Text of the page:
Eric: Well, also interesting there, I think it came up at multiple points for us, was how uncomfortable faculty, teachers, educators were in engaging in a learning experience themselves, right? This identity shift or getting an institution of higher ed to think of itself as a learning institution and that that’s just a key part of the process, but to see folks be that uncomfortable at points with… It’s okay for students maybe to be going through this learning process, but to take that up as educators, right? Which is so key in that relationship there, and in any sort of change, which… Yeah.
Sarah: I think when your identity, though, has been rewarded in certain ways, by a system that incentivizes you to produce publications or teach in a certain way, and your tenure promotion reappointment is based on that identity, fitting that mold, asking them to embrace that messy and non-linear process is extremely difficult and asks for so much vulnerability that, in return, is not necessarily rewarded. So I think we see, and we’ve seen in the past, faculty, or even whole departments that we’re ready to embrace that, and others that were refraining from it entirely. I’ve had faculty members say, “I will not participate in this project because this will go against what I am trying to achieve with my tenure process. Therefore, I refuse to be part of this.” So there’s been a mix of different approaches to that, but I think the second you touch on somebody’s identity within that system and how it’s been rewarded or will be rewarded, it becomes extremely difficult for us to help them accomplish that change or guide them towards that change.
Douglas: Sarah, how have you found incentives to play a role in the work that you’re doing? You talk about the incentives being a problem. Have you used them as a tool to think about incentivizing the behaviors you do want, or even just being… maybe pointing out light onto how the incentives aren’t serving us?
Sarah: We did in some cases, and Jeff has worked, at the leadership level, to change some of those systems in some ways. At the smaller scale, if you will, for specific projects, we did manage to have specific faculty get a letter of recommendation from our unit to include in their review packets, for instance. It wasn’t always necessarily enough to help change that perception overall, but I think in some cases, it did. There are other projects that we led at the hub, for instance, like rethinking the evaluation process that all teaching faculty have to go through as part of that tenure review promotion and reappointment that, for instance, hadn’t been changed in 16 years, in terms of the technology that we used to administer teaching course evaluations, but also the policy itself on campus had not been changed since 1979. And so we used that as an incentive to participate in a larger scale project of change for the campus in its entirety. And that was an incentive enough for some faculty and groups on campus to help with that change.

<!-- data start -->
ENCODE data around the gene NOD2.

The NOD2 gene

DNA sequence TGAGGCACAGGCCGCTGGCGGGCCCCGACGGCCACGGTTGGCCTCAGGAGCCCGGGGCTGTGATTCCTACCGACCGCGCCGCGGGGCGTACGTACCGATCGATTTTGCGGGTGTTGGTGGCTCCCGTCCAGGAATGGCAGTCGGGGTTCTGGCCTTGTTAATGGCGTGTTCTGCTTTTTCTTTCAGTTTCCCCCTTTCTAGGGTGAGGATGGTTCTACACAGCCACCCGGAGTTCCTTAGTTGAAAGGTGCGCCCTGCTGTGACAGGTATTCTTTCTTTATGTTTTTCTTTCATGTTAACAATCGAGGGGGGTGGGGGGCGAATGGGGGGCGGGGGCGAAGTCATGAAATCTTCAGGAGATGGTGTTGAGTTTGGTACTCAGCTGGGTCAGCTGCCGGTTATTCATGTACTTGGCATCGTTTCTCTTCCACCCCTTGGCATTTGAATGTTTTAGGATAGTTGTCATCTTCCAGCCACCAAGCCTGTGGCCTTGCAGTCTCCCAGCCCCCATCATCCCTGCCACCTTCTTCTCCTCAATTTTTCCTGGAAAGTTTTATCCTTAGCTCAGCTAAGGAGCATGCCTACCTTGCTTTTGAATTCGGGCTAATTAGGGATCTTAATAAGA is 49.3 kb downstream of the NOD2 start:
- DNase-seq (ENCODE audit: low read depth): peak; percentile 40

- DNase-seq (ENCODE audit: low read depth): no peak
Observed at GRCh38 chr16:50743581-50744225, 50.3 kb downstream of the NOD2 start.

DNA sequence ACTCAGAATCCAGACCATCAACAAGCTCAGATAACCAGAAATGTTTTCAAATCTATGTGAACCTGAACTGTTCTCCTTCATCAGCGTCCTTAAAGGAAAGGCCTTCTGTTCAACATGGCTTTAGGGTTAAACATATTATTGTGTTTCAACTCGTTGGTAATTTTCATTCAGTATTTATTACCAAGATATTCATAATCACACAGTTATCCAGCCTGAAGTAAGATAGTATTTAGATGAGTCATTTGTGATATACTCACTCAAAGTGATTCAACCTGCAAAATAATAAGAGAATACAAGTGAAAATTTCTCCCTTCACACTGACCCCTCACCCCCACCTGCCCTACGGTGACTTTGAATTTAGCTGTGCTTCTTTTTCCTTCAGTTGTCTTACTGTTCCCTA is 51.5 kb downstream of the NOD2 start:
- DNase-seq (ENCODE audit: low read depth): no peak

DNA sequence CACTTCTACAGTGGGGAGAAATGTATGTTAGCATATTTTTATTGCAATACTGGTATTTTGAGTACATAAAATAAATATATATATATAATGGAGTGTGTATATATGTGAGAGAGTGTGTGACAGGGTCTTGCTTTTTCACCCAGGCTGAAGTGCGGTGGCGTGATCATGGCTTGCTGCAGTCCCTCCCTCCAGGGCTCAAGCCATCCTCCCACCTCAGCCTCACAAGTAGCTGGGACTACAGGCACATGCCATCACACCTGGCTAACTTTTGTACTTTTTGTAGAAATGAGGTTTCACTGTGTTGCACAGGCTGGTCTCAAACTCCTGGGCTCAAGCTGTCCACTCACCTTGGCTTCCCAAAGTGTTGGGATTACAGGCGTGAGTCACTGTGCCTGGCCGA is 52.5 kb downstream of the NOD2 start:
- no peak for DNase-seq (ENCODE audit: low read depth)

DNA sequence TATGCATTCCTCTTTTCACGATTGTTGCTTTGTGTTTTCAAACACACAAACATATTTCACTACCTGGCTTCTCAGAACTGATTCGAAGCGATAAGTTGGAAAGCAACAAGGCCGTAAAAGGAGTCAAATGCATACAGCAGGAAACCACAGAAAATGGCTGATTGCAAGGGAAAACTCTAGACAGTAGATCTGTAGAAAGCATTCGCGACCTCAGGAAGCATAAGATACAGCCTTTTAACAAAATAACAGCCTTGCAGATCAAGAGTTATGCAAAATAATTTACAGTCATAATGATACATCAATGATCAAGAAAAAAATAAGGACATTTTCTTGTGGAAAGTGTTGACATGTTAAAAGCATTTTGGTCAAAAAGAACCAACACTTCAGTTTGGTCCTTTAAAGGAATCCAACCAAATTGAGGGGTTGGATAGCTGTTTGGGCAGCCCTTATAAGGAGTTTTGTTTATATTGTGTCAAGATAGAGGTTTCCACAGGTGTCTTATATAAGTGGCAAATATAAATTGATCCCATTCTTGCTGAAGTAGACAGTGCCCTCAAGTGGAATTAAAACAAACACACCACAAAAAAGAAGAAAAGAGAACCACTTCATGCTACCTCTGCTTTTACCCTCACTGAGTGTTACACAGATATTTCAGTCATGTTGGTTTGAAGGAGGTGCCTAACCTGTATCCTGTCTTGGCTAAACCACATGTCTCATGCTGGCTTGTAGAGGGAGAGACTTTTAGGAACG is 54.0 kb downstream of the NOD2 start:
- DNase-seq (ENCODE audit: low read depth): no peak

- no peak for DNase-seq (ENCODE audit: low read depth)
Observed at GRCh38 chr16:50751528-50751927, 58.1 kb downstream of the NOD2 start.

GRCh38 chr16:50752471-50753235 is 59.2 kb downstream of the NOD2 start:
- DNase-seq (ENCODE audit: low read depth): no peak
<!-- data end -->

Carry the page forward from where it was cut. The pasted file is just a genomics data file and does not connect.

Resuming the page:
Douglas: So, Eric, I want to bring it back to the point you made around learners and shifting that mindset that we’re not only talking about these undergrad or graduate students that are the learners, but if faculty, if professors can be learners as well. And that mindset shift can be powerful. It also struck me that, wow, if that percolates down to the actual students. That could have a very impactful outcome for them, just this awareness that, “Oh, even in my professional life, I can continue doing this. It is not a matter of getting to this end goal, and I’m there and I’m done.”
Eric: Mm-hmm. Yeah, no, I mean, it models what should be this ongoing process of becoming, and normalizes change, right? Because at its core, designing learning is designing change, right? And if we’re able to model that across a student’s experience, across a faculty member’s experience, across a staff member’s experience that then says that it’s okay to engage in this ongoing growth process, which is good inside and outside of formal educational spaces. I mean, that’s an exciting way to… Or for me, a much more exciting way to approach how we live, and to engage in that ongoing growth process.
Douglas: So speaking of growth, I’m curious how often it came up in your lab and your center, how many different lenses we might have towards growth, because I imagine students come in, they want to learn things that, there’s information that needs to be inserted into brains, but there’s also lots of other kinds of growth that’s happening throughout those years as humans and learning how to become adults in some ways, right? And I’m just curious how much that showed up in your exploration of the change and how to be there for students in those times.